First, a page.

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Stand Up Guys review

Al Pacino and Christopher Walken go out on the town in this comedy caper.

Stand Up Guys

Val (Al Pacino) has just served 28 years in prison, as he leaves he is picked up at the gate by his buddy Doc (Christopher Walken). Val wants to party on his first night of freedom, but little does he know that Doc has other plans for him. In fact, Doc has been instructed to kill Val by local crime boss Claphands (Mark Margolis) as Val had killed his son in a robbery gone wrong. But the night is young and the end of Val’s life doesn’t need to happen until 10am the following day. So overnight the two friends come into contact with the following: A cat, a brothel, a nightclub, drugs, alcohol, a stolen car, their old wheel-man Hirsch (Alan Arkin), the local dinner, a dead body and a new and young female called Alex. But is it enough for Val?

The first thing that Stand Up Guys has is a brilliant first line cast, Al Pacino and Christopher Walken together throughout the film. Here are two actors that have won every conceivable award going. Add into the mix another award winner in the shape of Alan Arkin, and you have a really good cast. Also the secondary cast isn’t too bad as it consists of Julianna Margulies and Mark Margolis, who even though they don’t have large parts, still bring extra acting power to the film. But really the film hinges on the interaction between Pacino and Walken, and honestly it could not be any better.

There are so many funny exchanges between the two, it all sets out the stall from when they hit the nightclub and Pacino decides to snort angina tablets off the bar, it then continues through them stealing a car, to sitting in a dinner having early breakfast, right through to when they go to get a new suit each – that bit is especially funny as they take turns in making funny comments about each other’s health and body shapes. Why nobody put these two together in a film before is crazy, and then give them free reign on making jokes boggles the mind.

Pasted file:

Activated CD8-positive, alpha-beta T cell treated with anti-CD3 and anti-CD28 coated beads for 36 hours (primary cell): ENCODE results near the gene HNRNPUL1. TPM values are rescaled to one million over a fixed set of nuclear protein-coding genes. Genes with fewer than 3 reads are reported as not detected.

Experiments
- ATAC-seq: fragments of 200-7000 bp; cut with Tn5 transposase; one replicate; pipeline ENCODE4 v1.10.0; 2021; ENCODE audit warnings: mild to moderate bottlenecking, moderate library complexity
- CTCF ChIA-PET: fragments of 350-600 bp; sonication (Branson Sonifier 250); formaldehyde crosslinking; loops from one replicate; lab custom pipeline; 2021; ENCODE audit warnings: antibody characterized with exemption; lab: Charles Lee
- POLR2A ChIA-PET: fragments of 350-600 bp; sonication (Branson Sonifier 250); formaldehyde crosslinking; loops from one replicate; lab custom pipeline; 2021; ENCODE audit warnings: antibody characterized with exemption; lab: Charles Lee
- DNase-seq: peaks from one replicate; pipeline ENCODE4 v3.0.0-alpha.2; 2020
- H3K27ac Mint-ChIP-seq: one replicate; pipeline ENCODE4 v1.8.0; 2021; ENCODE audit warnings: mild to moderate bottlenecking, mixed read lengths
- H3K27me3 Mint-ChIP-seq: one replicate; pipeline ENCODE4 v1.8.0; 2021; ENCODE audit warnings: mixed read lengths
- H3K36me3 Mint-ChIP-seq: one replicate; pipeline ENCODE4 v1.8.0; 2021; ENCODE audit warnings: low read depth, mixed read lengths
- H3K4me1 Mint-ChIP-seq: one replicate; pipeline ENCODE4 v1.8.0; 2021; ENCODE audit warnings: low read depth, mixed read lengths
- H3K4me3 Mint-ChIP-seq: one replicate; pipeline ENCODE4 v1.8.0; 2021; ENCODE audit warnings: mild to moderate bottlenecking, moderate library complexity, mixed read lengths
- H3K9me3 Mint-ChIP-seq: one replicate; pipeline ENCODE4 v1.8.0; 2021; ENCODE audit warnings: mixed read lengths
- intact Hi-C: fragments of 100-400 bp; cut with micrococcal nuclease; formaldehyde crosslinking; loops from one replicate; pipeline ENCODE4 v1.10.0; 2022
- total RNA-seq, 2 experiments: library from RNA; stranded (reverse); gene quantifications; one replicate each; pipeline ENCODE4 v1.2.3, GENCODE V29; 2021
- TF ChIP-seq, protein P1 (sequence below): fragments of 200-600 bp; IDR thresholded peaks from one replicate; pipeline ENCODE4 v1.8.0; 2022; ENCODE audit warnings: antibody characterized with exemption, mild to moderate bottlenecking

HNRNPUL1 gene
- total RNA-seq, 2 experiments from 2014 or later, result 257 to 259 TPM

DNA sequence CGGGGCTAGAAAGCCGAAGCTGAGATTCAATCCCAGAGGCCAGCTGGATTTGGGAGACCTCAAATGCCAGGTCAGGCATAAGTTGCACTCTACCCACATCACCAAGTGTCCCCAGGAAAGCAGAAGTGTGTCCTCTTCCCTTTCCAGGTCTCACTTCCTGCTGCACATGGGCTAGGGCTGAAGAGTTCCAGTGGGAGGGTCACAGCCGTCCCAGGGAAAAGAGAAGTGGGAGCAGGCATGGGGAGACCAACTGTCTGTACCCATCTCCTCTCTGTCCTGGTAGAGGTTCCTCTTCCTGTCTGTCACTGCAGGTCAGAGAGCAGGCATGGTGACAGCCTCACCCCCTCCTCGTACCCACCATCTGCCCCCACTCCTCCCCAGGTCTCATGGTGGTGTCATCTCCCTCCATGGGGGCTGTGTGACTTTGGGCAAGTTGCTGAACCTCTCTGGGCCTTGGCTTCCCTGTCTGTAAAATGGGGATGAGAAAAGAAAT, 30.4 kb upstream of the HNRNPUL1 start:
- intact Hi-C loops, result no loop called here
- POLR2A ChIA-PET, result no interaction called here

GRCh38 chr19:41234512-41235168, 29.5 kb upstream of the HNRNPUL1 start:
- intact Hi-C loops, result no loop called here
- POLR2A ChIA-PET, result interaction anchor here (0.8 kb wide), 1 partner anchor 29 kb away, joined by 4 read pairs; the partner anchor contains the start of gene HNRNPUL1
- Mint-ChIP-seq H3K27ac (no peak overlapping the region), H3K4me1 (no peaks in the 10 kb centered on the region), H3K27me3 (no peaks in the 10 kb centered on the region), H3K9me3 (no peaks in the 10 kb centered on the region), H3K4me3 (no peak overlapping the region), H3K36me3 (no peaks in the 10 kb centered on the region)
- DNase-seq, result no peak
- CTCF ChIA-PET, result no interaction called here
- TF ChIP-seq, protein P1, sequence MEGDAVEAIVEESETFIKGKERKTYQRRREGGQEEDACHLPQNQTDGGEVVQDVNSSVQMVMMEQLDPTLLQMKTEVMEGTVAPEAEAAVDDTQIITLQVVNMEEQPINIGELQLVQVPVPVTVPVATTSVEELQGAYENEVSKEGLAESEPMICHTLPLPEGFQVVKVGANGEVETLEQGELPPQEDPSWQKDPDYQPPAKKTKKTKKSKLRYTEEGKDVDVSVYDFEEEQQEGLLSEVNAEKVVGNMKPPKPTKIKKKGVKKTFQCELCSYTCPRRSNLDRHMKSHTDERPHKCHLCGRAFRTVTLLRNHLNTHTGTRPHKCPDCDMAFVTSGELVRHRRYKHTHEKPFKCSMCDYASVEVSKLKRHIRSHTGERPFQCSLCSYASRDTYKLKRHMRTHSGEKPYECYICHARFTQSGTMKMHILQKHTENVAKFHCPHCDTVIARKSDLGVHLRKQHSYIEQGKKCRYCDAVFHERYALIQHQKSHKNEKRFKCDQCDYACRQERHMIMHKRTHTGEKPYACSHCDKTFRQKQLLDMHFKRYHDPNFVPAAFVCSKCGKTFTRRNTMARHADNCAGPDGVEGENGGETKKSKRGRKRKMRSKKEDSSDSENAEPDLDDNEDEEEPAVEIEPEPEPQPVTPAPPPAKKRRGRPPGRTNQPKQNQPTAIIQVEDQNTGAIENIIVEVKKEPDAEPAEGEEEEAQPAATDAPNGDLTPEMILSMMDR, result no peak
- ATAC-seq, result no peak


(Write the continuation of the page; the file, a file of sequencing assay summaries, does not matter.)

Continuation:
The story isn’t the greatest in the world; in fact it’s pretty wafer thin and could have been written on a napkin. But we don’t mind a regular story like this if the film itself plays out so well. Alongside the great cast, the director seems to allow the film to just take a natural course rather than shoe-horn in great chucks of none relevant scenes. In fact, it feels like there isn’t much directing happening, more that they just allowed Pacino and Walken to work it themselves.

We say ignore the posters and trailers for the film as it makes it look like an action film with loads of guns and killing. This could not be more wrong, and we were mightily happy to see this is a buddy comedy between two old people that used to be able to pull off the greatest heist jobs ever but now find that the years haven’t been as kind to them as they would have hoped. This movie is a comedy plain and simple, and very well done it is too.


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